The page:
Terry Bubb, Volunteer State Community College / The Center / November 20, 2023
We are so excited as an institution to be part of a Network that will encourage and support our efforts with outreach towards First-generation students. Vol State (Volunteer State Community College) is fortunate to have had TRIO on campus for many years, but only a limited number of students are allowed to receive support in that capacity. We believe that this Network will change the game!
Pam Carey, Manager of Adult Learners and Veteran Affairs, and I were asked to be the point persons related to the First Scholars Network at our institution. We both attended the first meeting today and are very impressed by the ideas shared and are excited by what the future will hold. We as an institution are committed to helping as many students as possible achieve their academic and career goals. Therefore, providing additional support for First-generation students should greatly support our most important objective.
Setting up a Committee for the First Scholars Network
Dr. Walter Tarver, Vol State’s Assistant Vice President for Student Success, has met with Pam and I both formally and informally regarding the establishment of a committee that focuses on our First-Generation student efforts. We decided to set up a committee that has a champion at every campus. We know that having a committee that is too big could inhibit decision making but having representation from every campus is important. Thus, we asked a staff member from every campus to join our First-Generation team along with adding our Coordinator of Student Activities. We could not be more excited about our newly formed First-Generation Committee.
One of the most pressing issues that we continue to discuss is who exactly are our first-generation students? We know the names of those students who have disclosed that information to TRIO, but likely our first-generation student total is in the thousands. Sadly, we do not know who they are because this information is not requested on our admissions application. We understand that a first-generation question is asked on the FAFSA, but that still does not help us fully identify this population. Therefore, identifying our first-generation students is arguably our most important goal this year.
Planning Our First-Generation Celebration Day!
The First-Generation Committee has met formally and informally over the course of the past few weeks to plan Vol State’s November 8 First-Generation Celebration Day. Given that it is our first one, we decided to set up an event on every campus that promotes and celebrates first-generation students in a low-key way. We will have food, decorations, information, and staff on every campus between 1:00 p.m. and 3:00 p.m. on November 8. We are SO excited to celebrate our first-generation students in this way.
November 8 Celebration!
Our First-Generation Celebration Day is going well. We have pizza, snacks, First-Generation information, buttons, wrist bands, and decorations set up on each of our four campuses. The only negative is that today has turned out to be very windy! We have regularly been fighting to keep our decorations in place and First-Generation buttons and information from blowing off the tables. The buttons both promote First-Generation students and supporters. Despite the wind, though, it is a sunny day, so we have been pleased with the turnout. Over 150 Vol State students attended the big event.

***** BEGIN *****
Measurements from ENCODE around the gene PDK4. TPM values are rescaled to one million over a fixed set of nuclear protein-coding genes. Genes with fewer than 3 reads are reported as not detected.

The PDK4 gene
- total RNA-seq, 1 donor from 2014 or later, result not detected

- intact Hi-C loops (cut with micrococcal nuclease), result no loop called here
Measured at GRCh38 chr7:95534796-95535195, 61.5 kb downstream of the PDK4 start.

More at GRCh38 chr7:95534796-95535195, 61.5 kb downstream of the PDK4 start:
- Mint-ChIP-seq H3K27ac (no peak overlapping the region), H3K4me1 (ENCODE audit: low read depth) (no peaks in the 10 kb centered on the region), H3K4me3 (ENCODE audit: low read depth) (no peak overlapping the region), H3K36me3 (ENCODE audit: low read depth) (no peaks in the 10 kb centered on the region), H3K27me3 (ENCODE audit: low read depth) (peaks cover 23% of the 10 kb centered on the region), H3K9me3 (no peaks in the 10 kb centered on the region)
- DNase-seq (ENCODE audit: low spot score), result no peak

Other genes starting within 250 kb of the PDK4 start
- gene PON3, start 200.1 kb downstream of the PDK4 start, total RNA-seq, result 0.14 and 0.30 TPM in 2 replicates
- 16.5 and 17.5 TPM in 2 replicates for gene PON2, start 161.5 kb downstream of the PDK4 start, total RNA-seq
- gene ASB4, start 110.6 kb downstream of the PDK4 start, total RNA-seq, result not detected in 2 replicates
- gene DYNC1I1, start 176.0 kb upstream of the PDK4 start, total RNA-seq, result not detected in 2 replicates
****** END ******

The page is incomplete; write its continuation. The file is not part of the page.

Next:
Definition of a First-Generation Student
We continue to have many discussions on the proper definition of a first-generation student. The traditional definition is a student whose parent(s) did not complete a bachelor’s degree. Should this be adjusted to the completion of an associate degree for a Community College student? Clearly, we will have more students who would be deemed “First-generation” with the bachelor’s degree stipulation. But is that demeaning the value of an associate degree if we do not use that degree as a parameter? Our discussions have been fascinating on this topic and there are varying viewpoints. We are currently leaning, however, to the traditional definition. It not only fits the national definition, but, ultimately, isn’t it a good idea for the highest number of students possible to benefit from this wonderful initiative?
First-Generation College Student Data Discussions
We continue to be amazed by all the data we are uncovering with respect to first-generation students. This information can all be found on the website for the Center for First-Generation Student Success which we have found to be very helpful and informative. We are stunned that 10% more continuing-generation students are enrolled full-time versus first-generation students. Further, to learn that only 6% of first-generation student have completed an advanced-level math course compared to 18% of continuing-generation student convicts us to learn more about the reasons for the disparity. Throw in the fact that among students who graduated with a bachelor’s degree in 2015-2016, an astounding 58% were continuing-generation college graduates and it is evident that we need to provide more support to first-generation students.
To help us in our goal to provide more beneficial support to first-generation students, we polled some first-generation students on what they thought we needed to know as to how to best help them:
1. We are often scared to ask questions.
2. We are unsure how to navigate the college’s eLearn system.
3. We wish there were more “after hours” offerings because of daytime work commitments.
4. Please remember that no one is at home to help us. They may be happy we are in school, but they cannot help us.
We are planning a First-Generation focus group that will meet before the semester ends. We know that it is important for us to learn as much as we can from our students so that we can help them as effectively and efficiently as possible.